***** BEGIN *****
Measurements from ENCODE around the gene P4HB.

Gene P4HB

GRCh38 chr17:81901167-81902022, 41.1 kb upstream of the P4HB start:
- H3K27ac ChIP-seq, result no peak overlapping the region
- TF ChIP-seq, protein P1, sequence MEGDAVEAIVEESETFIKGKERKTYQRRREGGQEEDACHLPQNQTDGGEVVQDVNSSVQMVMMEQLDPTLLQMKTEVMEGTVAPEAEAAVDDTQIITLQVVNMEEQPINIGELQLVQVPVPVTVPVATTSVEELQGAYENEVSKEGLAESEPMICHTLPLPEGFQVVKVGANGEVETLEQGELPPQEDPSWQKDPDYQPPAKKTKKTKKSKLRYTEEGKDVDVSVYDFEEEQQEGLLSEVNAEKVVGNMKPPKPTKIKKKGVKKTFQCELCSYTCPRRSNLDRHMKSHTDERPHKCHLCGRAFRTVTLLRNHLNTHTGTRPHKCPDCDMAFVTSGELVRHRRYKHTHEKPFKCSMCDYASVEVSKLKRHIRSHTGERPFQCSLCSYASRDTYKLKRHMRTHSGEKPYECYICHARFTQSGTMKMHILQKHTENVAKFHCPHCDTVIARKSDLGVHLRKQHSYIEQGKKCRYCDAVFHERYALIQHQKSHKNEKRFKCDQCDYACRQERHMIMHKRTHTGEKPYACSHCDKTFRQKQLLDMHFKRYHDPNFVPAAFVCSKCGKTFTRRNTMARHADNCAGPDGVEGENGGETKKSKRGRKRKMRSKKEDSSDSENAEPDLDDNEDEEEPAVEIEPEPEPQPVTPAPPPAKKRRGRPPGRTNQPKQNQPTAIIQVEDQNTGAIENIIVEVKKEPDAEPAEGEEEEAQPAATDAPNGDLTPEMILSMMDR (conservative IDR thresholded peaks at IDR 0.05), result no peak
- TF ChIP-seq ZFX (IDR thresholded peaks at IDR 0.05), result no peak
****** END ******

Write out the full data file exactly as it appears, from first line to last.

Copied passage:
Measurements from ENCODE around the gene P4HB.

Gene P4HB

GRCh38 chr17:81901167-81902022, 41.1 kb upstream of the P4HB start:
- H3K27ac ChIP-seq, result no peak overlapping the region
- TF ChIP-seq, protein P1, sequence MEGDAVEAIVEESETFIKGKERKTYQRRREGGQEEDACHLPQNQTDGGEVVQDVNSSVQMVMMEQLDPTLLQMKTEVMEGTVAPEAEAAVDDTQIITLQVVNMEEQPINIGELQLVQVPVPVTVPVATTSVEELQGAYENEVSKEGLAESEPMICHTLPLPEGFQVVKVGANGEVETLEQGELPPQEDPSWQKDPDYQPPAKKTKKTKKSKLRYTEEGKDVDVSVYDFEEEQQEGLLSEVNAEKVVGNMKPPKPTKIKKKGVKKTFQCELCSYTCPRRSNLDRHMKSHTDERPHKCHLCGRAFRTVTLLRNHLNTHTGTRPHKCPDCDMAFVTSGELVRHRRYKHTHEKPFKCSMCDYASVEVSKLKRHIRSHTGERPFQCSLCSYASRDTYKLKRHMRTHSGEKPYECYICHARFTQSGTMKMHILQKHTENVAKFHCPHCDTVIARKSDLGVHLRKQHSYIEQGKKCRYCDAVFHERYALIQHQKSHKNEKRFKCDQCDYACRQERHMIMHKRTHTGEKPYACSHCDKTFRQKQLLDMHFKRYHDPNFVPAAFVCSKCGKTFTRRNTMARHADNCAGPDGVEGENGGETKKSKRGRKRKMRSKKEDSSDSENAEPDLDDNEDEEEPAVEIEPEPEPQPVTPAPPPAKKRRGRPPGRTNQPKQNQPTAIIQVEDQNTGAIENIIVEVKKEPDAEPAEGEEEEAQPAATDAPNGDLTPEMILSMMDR (conservative IDR thresholded peaks at IDR 0.05), result no peak
- TF ChIP-seq ZFX (IDR thresholded peaks at IDR 0.05), result no peak